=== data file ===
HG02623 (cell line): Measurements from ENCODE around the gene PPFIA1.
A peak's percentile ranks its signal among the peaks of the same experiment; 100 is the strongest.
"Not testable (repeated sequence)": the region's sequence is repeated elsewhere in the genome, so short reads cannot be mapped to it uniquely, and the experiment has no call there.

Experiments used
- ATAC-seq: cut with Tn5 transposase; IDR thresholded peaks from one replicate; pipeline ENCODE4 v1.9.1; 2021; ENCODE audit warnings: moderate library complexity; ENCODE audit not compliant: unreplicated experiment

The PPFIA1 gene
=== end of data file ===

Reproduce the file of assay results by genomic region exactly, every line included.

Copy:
HG02623 (cell line): Measurements from ENCODE around the gene PPFIA1.
A peak's percentile ranks its signal among the peaks of the same experiment; 100 is the strongest.
"Not testable (repeated sequence)": the region's sequence is repeated elsewhere in the genome, so short reads cannot be mapped to it uniquely, and the experiment has no call there.

Experiments used
- ATAC-seq: cut with Tn5 transposase; IDR thresholded peaks from one replicate; pipeline ENCODE4 v1.9.1; 2021; ENCODE audit warnings: moderate library complexity; ENCODE audit not compliant: unreplicated experiment

The PPFIA1 gene